Rather, consider walking speed one indicator of your health — but not the only one. “Just like anything, it’s only one piece of data,” says Rao.

PFTL News May 2021

PFTL NEWS

What a beautiful spring this is so far.  Every blooming tree and bush are spectacular this year. Hope you have had a chance to get outside and walk through your neighborhoods.  Meanwhile, at the PFTL studio:

Masks and the Vaccine:  we are currently discussing a safe way to allow clients to train at the studio without wearing masks.  This would not happen until probably July when most everyone will have been vaccinated. We may be requesting proof of having been vaccinated before this will be allowed.  In the meantime, masks are still required for entry to the studio.

UNEXPECTED THINGS THAT HAPPEN WHEN YOU ABANDON YOUR WORKOUT ROUTINE (Excerpted from Livestrong.com newsletter April 30, 2021 Author: Linda Melone)

It happens to the best of us: You get injured, find yourself working around the clock or are otherwise forced to put exercise on the back burner for a while.

But a day or two can easily stretch into weeks or even months, and you’re right back to square one. In technical terms, you’ve become “deconditioned.” How quickly your fitness level declines depends on several factors, and some of the things that occur when you stop exercising may surprise you.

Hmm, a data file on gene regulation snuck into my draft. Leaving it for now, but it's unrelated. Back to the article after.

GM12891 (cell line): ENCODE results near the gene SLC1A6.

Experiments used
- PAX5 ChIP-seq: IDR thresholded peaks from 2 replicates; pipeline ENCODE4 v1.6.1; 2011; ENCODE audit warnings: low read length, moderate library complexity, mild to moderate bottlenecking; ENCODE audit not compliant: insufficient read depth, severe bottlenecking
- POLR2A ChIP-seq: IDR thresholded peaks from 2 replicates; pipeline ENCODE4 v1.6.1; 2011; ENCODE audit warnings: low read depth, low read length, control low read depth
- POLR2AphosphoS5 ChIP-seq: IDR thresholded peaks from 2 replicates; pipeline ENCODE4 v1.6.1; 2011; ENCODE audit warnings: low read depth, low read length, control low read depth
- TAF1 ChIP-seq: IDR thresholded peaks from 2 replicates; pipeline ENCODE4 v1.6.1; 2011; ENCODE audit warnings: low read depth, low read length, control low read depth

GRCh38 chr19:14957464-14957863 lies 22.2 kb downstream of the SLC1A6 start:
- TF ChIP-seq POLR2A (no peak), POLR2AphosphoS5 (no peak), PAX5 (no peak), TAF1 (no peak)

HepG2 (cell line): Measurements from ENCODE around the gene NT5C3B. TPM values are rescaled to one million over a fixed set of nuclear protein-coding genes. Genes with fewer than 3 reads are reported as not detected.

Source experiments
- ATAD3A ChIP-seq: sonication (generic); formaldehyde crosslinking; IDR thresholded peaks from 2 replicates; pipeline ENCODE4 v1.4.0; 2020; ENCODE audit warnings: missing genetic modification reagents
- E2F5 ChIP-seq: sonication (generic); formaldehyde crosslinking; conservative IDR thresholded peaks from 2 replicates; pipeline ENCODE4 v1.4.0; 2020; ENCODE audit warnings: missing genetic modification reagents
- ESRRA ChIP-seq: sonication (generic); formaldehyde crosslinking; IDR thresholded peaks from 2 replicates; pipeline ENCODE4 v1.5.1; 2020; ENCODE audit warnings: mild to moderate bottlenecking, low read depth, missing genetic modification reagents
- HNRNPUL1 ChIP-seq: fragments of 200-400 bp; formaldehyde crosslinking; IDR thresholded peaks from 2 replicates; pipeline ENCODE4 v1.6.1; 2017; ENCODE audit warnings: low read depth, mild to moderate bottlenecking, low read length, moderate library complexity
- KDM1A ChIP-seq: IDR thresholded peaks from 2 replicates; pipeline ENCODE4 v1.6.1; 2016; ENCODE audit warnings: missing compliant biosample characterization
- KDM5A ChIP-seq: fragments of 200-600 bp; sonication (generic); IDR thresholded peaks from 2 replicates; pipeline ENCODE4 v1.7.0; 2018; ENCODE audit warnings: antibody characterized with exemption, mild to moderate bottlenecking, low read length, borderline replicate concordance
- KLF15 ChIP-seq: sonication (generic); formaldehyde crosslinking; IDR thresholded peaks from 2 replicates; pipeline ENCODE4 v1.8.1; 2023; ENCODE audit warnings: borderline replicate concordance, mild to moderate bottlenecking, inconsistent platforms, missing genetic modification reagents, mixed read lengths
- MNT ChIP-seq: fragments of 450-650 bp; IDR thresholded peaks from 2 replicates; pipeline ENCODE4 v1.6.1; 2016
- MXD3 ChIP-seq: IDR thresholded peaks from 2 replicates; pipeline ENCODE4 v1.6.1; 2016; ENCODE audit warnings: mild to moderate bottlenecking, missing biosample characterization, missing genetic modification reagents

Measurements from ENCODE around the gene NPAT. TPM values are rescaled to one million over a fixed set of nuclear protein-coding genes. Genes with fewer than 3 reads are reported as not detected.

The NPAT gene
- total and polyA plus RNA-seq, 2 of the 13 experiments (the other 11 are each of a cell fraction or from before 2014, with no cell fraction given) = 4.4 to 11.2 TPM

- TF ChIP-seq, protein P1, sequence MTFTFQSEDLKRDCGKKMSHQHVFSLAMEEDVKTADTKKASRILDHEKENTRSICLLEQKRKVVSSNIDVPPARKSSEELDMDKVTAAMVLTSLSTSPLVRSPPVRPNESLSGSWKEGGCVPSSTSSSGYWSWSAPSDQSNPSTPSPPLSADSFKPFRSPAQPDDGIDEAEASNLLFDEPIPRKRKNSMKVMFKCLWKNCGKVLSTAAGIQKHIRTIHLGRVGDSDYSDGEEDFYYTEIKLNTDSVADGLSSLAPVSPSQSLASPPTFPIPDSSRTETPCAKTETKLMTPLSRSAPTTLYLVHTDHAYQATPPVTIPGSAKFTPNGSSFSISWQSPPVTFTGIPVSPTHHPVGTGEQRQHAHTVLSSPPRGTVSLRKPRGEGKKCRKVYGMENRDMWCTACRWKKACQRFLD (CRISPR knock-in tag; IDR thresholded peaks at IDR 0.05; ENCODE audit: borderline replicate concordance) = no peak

1. Cardiovascular Fitness Starts to Decline After One Week – Aerobic fitness is defined as the ability of your body to transport and use oxygen from your blood in your muscles. The measurement of this, also known as VO2 max, decreases after just one week of inactivity.

2. Side Effects Are Less If You’re a Seasoned Exerciser – If you’re new to fitness and recently started working out (less than six months), you’ll lose fitness faster than someone who’s been exercising a year or longer.

3. Flexibility Loss Occurs Quickly – You lose the benefits of flexibility quickly if you take any substantial time off from stretching, says Michele Olson, PhD.  “After a bout of flexibility exercise, the muscles and tendons begin to retract to their typical resting length — particularly if you sit during your commute regularly and/or sit at a desk at your job.”

Olson notes that you’ll notice a loss of flexibility in as few as three days, with even more pronounced changes occurring at the two-week mark. “Stretching should be done at least three times a week — if not daily,” she says.

4. Strength Starts to Diminish After Two Weeks – When you quit strength training, changes in your muscles begin to occur within days, says Olson. “Muscle, when not receiving its regular challenge, will start to lose protein, which is absorbed into your circulation and excreted via urination. Small but meaningful loss in muscle protein (the building block of the contractile units for each muscle fiber) can begin to occur in 72 hours.”

Noticeable changes when attempting to lift your usual amount of weight show up in two to three weeks, says Olson. And as with cardiovascular fitness, long-term exercisers will see a slower muscle loss than those new to exercise, says Dr. Thomas.